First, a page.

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Bond backers – Political action committee forming to support SFSD bond

By Stephen Floyd

Supporters of a $138 million facilities bond for the Silver Falls School District are forming a Political Action Committee (PAC) to engage in voter outreach ahead of the Nov. 7 election.

While as of the Our Town press deadline the PAC had yet to be registered with the state, former members of the district’s Bond Advisory Committee said efforts were under way to make the group official.

Former bond committee member Hilary Dumitrescu explained that because the district is barred by law from engaging in political activity, it falls to community members to spread the word.

“Our students and their teachers deserve safe, warm, dry, welcoming, beautiful spaces to work and learn in every day,” said Dumitrescu.

The SFSD board voted unanimously June 20 to place the bond on the ballot, asking voters to approve funds for repairs and upgrades at all school facilities. On the to-do list are upgrades to critical systems at each school, as well as the rebuilding of Silverton Middle School.

Dumitrescu said though the $138 million price tag may sound high, it comes out to around $3.50 per $1,000 of assessed property value. If the bond is approved by voters the district may also be eligible for a one-time $4 million state grant.

“This is the cheapest way our community is going to find to pool our money and build a new middle school and make improvements on all the other ones (short of finding a billionaire with a heart of gold, that is),” Dumitrescu said.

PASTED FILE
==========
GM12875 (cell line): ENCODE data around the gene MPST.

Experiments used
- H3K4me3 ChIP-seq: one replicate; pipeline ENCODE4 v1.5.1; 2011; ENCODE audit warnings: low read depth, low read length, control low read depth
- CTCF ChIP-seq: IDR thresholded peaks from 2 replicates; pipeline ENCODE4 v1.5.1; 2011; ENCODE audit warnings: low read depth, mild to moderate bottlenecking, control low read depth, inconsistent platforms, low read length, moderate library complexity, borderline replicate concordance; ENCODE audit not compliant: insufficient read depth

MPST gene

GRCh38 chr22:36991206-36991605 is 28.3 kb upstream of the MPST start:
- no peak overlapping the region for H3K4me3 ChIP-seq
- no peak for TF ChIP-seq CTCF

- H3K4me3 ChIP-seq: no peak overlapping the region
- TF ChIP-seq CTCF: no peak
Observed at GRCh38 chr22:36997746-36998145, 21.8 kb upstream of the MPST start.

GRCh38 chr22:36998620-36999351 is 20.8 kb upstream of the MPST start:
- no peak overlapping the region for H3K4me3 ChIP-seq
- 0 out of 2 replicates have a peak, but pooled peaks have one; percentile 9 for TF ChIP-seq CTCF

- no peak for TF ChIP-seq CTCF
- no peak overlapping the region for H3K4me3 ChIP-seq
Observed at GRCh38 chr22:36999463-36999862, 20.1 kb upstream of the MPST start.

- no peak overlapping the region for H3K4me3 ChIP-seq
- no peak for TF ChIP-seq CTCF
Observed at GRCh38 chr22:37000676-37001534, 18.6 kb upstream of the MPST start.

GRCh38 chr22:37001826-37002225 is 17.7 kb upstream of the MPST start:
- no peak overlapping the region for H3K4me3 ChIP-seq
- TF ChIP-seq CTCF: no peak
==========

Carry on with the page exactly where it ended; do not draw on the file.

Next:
She added if voters decide this is not the time for a bond, the schools will still need improvements and future upgrades will only become more expensive. 

That sentiment was echoed by fellow committee member Eliza Torlyn, who said waiting on repairs could also create a hazard for students.

“The longer we wait to do this work, the more it costs, the projects become more dire, and the conditions of the schools become more ominous,” she said. “…This bond is a necessary investment.”

The bond measure needs a simple majority to pass. Recent polling among likely voters in the district showed this could be a difficult hurdle to clear. Pollsters said it will be vital to educate voters about the projects funded by a bond and the public accountability that comes with bond projects. This outreach is likely to fall to the PAC.

The SFSD board is also expected to engage in outreach, as its members do not face prohibitions on political campaigning.

Board Chair Jennifer Traeger told Our Town delaying facility improvements could lead to serious building challenges that force the district’s hand. In 2018, Eugene Field School was demolished over concerns about asbestos and lead paint after voters rejected two bond measures that would have funded improvements.

“Every time we kick the can down the road, we risk creating a problem so large that only drastic action can solve it,” said Traeger.

When the PAC is registered, all board members, donations and expenditures, including individuals associated with transactions, will be public record. 

PAC information can be accessed through sos.oregon.gov/elections/.

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